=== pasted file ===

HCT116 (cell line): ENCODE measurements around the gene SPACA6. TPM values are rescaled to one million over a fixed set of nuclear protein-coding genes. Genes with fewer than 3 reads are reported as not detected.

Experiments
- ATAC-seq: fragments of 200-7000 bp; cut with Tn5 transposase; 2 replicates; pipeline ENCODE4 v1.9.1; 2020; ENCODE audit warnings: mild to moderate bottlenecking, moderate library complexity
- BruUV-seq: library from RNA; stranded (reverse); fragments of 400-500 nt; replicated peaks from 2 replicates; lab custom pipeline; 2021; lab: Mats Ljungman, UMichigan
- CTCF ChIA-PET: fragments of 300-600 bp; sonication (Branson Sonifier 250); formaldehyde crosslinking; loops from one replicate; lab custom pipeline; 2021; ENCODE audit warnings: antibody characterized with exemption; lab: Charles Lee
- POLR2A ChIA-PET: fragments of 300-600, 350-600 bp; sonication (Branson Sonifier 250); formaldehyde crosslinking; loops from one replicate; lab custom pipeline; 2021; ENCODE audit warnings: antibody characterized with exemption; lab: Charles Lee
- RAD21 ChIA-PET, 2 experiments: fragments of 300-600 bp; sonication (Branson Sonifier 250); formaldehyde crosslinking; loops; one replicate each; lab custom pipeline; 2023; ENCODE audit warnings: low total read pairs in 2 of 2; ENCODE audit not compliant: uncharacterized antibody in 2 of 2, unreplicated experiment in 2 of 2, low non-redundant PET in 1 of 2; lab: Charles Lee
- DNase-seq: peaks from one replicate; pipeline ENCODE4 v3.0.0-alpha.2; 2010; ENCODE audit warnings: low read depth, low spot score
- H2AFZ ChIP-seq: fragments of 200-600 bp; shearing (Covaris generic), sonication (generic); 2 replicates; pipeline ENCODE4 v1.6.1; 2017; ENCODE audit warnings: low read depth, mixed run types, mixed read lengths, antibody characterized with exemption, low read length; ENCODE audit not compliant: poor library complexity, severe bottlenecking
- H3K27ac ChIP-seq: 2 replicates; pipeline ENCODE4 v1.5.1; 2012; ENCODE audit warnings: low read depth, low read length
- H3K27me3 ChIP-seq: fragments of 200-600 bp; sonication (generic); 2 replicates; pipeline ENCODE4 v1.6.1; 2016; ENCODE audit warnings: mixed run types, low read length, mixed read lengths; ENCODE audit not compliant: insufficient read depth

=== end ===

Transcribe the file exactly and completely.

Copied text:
HCT116 (cell line): ENCODE measurements around the gene SPACA6. TPM values are rescaled to one million over a fixed set of nuclear protein-coding genes. Genes with fewer than 3 reads are reported as not detected.

Experiments
- ATAC-seq: fragments of 200-7000 bp; cut with Tn5 transposase; 2 replicates; pipeline ENCODE4 v1.9.1; 2020; ENCODE audit warnings: mild to moderate bottlenecking, moderate library complexity
- BruUV-seq: library from RNA; stranded (reverse); fragments of 400-500 nt; replicated peaks from 2 replicates; lab custom pipeline; 2021; lab: Mats Ljungman, UMichigan
- CTCF ChIA-PET: fragments of 300-600 bp; sonication (Branson Sonifier 250); formaldehyde crosslinking; loops from one replicate; lab custom pipeline; 2021; ENCODE audit warnings: antibody characterized with exemption; lab: Charles Lee
- POLR2A ChIA-PET: fragments of 300-600, 350-600 bp; sonication (Branson Sonifier 250); formaldehyde crosslinking; loops from one replicate; lab custom pipeline; 2021; ENCODE audit warnings: antibody characterized with exemption; lab: Charles Lee
- RAD21 ChIA-PET, 2 experiments: fragments of 300-600 bp; sonication (Branson Sonifier 250); formaldehyde crosslinking; loops; one replicate each; lab custom pipeline; 2023; ENCODE audit warnings: low total read pairs in 2 of 2; ENCODE audit not compliant: uncharacterized antibody in 2 of 2, unreplicated experiment in 2 of 2, low non-redundant PET in 1 of 2; lab: Charles Lee
- DNase-seq: peaks from one replicate; pipeline ENCODE4 v3.0.0-alpha.2; 2010; ENCODE audit warnings: low read depth, low spot score
- H2AFZ ChIP-seq: fragments of 200-600 bp; shearing (Covaris generic), sonication (generic); 2 replicates; pipeline ENCODE4 v1.6.1; 2017; ENCODE audit warnings: low read depth, mixed run types, mixed read lengths, antibody characterized with exemption, low read length; ENCODE audit not compliant: poor library complexity, severe bottlenecking
- H3K27ac ChIP-seq: 2 replicates; pipeline ENCODE4 v1.5.1; 2012; ENCODE audit warnings: low read depth, low read length
- H3K27me3 ChIP-seq: fragments of 200-600 bp; sonication (generic); 2 replicates; pipeline ENCODE4 v1.6.1; 2016; ENCODE audit warnings: mixed run types, low read length, mixed read lengths; ENCODE audit not compliant: insufficient read depth